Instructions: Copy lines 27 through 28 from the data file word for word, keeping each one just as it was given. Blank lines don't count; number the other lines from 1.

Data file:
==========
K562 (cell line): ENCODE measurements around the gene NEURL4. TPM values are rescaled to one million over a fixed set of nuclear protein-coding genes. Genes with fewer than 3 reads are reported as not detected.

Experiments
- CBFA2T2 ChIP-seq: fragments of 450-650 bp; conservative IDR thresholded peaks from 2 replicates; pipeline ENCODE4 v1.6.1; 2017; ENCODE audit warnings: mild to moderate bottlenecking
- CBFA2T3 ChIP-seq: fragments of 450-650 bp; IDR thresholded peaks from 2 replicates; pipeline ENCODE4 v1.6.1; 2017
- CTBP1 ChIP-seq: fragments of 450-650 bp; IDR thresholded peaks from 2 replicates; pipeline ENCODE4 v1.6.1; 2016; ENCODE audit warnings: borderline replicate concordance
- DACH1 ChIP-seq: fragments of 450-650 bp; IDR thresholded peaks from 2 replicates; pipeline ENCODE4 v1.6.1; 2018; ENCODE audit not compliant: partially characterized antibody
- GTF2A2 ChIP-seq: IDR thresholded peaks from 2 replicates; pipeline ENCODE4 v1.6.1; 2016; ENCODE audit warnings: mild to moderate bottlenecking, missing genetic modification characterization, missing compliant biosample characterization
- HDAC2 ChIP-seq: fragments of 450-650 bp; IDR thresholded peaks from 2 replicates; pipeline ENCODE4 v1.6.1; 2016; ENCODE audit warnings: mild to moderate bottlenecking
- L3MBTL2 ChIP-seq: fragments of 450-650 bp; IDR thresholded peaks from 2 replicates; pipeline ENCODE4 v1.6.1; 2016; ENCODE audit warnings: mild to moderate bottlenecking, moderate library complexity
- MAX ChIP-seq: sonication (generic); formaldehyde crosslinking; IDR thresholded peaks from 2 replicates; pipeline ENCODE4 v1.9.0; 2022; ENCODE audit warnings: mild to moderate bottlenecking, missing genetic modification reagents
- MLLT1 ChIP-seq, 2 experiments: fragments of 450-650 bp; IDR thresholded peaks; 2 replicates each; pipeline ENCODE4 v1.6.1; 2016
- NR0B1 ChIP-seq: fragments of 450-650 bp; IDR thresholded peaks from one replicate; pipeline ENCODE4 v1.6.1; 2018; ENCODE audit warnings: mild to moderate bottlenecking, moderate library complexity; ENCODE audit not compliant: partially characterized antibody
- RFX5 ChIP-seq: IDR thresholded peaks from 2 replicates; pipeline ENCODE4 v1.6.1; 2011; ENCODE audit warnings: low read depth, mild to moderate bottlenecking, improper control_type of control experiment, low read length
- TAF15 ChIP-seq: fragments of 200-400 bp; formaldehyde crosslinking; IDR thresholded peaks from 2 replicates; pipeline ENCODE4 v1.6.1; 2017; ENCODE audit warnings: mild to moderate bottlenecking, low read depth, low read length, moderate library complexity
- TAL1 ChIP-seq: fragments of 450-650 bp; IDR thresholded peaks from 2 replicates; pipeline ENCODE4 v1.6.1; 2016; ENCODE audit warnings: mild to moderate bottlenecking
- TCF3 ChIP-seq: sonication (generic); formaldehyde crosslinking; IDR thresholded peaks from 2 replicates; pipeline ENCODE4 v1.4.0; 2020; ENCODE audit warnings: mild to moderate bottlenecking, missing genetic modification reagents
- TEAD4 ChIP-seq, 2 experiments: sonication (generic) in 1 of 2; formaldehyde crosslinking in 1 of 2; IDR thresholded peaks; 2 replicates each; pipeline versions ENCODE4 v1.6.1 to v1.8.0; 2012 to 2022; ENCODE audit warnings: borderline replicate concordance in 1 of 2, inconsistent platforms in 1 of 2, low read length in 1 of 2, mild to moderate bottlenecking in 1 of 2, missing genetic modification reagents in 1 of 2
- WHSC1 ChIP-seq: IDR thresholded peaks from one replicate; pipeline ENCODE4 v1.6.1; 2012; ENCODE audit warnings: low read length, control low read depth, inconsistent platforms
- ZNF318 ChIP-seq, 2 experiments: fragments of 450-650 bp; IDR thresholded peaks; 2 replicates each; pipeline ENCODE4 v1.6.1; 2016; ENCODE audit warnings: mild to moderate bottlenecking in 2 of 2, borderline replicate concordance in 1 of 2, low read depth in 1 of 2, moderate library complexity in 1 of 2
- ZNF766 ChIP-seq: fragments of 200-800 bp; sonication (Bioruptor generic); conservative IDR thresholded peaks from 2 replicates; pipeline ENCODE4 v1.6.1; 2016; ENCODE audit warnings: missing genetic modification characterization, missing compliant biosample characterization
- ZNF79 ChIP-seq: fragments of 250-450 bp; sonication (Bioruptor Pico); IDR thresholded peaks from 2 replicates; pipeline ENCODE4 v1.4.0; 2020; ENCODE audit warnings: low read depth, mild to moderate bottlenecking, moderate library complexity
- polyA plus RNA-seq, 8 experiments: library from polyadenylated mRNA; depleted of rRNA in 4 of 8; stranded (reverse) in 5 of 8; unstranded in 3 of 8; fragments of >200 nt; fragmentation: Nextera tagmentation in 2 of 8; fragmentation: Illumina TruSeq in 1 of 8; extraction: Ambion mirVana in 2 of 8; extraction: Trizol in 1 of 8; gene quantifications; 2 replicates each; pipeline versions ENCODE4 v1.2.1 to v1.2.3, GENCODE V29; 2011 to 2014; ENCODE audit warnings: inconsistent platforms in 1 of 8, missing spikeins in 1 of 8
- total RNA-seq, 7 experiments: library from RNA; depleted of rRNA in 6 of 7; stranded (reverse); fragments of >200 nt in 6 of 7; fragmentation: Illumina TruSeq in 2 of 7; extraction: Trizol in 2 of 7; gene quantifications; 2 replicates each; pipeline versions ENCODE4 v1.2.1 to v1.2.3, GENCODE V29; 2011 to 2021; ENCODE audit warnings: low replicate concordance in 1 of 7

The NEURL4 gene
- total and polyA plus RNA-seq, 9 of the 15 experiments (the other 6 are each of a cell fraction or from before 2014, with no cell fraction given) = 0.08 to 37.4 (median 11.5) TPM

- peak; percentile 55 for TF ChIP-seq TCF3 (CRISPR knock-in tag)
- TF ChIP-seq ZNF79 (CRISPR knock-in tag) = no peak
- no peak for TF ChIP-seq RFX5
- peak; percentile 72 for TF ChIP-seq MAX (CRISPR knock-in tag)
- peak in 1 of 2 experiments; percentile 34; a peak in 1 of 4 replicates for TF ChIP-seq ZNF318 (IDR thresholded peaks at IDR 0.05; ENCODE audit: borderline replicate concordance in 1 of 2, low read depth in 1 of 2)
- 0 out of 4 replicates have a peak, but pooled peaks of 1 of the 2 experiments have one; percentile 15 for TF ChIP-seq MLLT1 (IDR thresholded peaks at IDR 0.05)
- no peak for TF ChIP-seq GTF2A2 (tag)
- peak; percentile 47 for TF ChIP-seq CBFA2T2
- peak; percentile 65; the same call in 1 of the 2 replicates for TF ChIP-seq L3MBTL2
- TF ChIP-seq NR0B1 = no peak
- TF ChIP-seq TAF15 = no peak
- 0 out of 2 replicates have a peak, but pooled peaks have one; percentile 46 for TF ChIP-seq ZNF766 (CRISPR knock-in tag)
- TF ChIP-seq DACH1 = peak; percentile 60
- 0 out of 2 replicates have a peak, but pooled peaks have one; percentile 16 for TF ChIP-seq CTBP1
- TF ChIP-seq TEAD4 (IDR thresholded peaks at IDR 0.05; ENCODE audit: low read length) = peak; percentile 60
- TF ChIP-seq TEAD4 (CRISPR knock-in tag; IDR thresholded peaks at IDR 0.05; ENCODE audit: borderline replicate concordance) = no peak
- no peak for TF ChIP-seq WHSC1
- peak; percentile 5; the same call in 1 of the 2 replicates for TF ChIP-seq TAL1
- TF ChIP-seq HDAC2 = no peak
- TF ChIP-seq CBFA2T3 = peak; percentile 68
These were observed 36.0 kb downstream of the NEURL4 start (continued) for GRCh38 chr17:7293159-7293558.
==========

- TF ChIP-seq ZNF79 (CRISPR knock-in tag) = no peak
- no peak for TF ChIP-seq RFX5